We got our Oyster cards for riding the Tube (subway) with the help of a particularly nice agent at the Kennington station just around the corner from our house. With that, we were ready for one of my principal goals of this visit: to go mudlarking, beachcombing along the Thames at low tide. I checked the tides and chose a spot. When low tide is early and late, we’ll visit museums and parks, but this week it’s just right for a leisurely visit during the day.

We rode the tube for a few stops and decided to walk across London Bridge. It was a gorgeous day and we could see that on a rare sunny Sunday afternoon in mid-October, everyone with a Foreshore Permit seemed to be out. We climbed down a set of stairs to the river’s edge.

At low tide, there is a broad, gravelly margin along the water, full of rocks and things that have been discarded in the water. Fortunately for us, there was almost no plastic waste like we often see on beaches. The gravel includes a lot of flint fragments and nodules. Some of this was brought in as ballast in ships, and dumped in the river to make space for cargo. Rock isn’t used for ballast today, but tons of it still wash up and down the river. There is a lot of glass, not as tumbled as on the seashore, though neither of us could resist picking up a few larger pieces. There was a lot of bone, and I picked up bone awls made from deer as well as domesticated animals, a knucklebone (often used like dice in the past), metal bits, and a lot of glazed pottery. Erosion uncovers new items all the time, and when you realize that people have been living along this stretch of the Thames in a crowded city for two thousand years, you can understand where all the waterside junk comes from. One man’s trash, as they say, is another man’s treasure, and I happily collected my treasure of the day. Perhaps my most interesting find was a small piece of clay pipe that had an initial on either side of the heel (the part that kept the pipe from tipping over). W on one side, I on the other.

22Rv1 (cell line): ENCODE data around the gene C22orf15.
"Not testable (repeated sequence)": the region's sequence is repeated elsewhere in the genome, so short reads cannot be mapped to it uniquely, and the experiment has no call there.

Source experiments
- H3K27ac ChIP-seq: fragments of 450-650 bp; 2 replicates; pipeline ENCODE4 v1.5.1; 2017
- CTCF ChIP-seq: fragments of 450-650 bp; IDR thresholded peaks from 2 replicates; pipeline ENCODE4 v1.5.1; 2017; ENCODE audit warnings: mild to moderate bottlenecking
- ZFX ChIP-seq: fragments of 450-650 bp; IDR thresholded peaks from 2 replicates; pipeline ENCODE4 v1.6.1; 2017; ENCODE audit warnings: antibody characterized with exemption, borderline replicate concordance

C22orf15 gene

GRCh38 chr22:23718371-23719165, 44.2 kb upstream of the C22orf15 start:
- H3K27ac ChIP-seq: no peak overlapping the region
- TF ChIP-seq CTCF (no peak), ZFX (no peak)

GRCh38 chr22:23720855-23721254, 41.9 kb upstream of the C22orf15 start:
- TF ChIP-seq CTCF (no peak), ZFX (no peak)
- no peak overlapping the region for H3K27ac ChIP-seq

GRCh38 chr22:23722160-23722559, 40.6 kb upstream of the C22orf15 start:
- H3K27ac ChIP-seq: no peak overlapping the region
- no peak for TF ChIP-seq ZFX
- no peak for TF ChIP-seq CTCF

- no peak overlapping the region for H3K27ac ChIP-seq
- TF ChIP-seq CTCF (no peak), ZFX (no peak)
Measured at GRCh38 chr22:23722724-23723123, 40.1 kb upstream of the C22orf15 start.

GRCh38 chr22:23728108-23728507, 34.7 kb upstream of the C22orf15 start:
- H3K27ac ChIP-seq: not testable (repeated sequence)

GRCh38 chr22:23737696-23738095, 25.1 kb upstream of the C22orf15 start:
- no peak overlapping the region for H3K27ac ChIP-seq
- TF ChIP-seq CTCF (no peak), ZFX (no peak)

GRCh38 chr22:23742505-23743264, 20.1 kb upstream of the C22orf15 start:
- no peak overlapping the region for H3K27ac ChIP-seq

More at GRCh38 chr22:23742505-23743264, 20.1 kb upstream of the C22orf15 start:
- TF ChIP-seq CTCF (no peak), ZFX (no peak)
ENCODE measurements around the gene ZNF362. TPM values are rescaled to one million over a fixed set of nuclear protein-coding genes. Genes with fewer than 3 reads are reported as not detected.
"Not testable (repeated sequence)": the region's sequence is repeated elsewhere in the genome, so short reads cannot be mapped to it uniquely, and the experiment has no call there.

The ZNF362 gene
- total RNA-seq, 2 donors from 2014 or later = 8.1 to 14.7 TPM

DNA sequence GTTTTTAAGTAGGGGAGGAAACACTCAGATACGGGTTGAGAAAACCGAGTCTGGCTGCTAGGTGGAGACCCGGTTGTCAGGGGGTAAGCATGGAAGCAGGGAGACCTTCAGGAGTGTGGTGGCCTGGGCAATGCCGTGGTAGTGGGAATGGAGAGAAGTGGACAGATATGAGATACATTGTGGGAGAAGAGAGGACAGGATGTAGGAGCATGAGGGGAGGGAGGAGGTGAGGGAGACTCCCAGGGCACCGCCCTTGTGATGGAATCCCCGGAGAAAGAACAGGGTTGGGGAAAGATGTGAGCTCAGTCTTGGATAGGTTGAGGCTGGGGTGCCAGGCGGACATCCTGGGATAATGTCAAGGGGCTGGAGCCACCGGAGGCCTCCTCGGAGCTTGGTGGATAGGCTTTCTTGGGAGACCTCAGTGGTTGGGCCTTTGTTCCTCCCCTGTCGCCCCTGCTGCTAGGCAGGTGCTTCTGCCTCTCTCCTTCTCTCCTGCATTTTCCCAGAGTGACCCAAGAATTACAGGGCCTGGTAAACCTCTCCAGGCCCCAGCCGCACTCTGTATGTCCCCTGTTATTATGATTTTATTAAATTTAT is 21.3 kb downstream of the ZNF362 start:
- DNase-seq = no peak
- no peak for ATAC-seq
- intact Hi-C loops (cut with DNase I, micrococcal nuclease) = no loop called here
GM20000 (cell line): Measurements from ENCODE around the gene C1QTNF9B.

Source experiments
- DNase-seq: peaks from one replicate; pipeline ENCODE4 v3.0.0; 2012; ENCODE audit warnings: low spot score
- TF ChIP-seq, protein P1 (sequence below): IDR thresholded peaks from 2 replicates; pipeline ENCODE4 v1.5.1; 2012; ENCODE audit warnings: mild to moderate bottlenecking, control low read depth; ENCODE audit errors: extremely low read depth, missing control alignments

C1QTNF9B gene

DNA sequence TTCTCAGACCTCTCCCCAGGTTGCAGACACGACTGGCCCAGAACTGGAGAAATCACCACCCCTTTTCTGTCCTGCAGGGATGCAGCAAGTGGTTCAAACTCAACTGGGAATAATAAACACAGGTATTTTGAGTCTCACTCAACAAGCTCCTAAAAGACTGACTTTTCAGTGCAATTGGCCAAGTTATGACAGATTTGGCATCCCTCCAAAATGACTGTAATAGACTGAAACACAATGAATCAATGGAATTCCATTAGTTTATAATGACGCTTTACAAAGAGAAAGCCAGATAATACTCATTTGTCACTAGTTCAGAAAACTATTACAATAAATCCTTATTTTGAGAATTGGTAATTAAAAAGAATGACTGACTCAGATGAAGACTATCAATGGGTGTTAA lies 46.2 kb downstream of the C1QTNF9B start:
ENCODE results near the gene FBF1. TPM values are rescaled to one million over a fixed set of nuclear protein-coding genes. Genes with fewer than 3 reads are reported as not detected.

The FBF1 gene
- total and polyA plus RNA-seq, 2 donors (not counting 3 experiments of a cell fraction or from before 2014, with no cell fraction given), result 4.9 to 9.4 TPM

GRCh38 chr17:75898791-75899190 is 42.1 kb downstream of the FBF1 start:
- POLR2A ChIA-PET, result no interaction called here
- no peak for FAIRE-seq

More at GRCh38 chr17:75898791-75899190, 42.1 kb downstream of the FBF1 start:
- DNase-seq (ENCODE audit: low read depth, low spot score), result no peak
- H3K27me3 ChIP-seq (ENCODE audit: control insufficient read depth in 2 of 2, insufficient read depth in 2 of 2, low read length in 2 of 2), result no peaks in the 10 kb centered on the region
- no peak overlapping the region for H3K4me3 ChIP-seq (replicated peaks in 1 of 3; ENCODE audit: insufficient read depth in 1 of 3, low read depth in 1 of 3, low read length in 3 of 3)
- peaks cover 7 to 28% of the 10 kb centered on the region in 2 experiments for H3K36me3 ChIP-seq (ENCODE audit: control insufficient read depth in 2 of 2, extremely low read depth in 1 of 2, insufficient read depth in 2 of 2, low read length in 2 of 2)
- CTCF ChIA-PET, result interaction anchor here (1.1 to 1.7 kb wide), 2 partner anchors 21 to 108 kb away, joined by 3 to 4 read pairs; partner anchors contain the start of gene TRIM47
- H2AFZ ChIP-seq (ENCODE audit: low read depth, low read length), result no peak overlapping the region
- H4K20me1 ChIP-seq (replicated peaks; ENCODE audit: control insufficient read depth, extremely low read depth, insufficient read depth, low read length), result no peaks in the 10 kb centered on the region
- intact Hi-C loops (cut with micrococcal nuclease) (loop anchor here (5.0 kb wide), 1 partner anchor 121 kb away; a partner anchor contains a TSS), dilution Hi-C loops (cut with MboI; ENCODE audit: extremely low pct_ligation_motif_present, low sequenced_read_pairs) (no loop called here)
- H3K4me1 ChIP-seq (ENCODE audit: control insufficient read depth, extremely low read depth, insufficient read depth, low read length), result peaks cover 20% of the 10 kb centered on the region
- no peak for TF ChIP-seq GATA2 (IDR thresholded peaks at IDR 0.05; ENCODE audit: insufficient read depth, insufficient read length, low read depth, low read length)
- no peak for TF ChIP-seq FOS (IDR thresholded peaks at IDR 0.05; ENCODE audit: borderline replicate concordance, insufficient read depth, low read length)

Seeing London from the riverside is a beautiful, alternate view of the city, dominated by bridges and tall buildings. We went by The Shard, a relatively recent addition to the London skyline, as we walked across London Bridge, quicker than riding the tube, and with more gorgeous views.

Returned home, washed hands thoroughly–the Thames may not be a completely clean river–and admired my loot. I’m looking forward to more tomorrow.

There’s one tiny inconvenience to mudlarking. Everything is on the ground. After about two hours, either my knees hurt, or my back does, or both. By this point, the tide is usually coming in, and I’m amenable to being chased away. We get home, have a bite of lunch and then I lie down to rest my back and read for a while. Do I ever fall asleep? Maybe.


Published by winifredcreamer

I am a retired archaeologist and I like to travel, especially to places where you can walk along the shore or watch birds. My husband Jonathan and I travel for more than half the year every year, seeing all the places that we haven't gotten to yet.

2 thoughts on “Mudlarks!

  1. The pipe piece I found is most likely 19th century. The letters are stamped neatly. People really used clay pipes as disposable and chucked them in the river when the stem broke off short or when the pipe clogged. The quantity of pieces that are still around is amazing. I’m glad they are not all cigarette butts!


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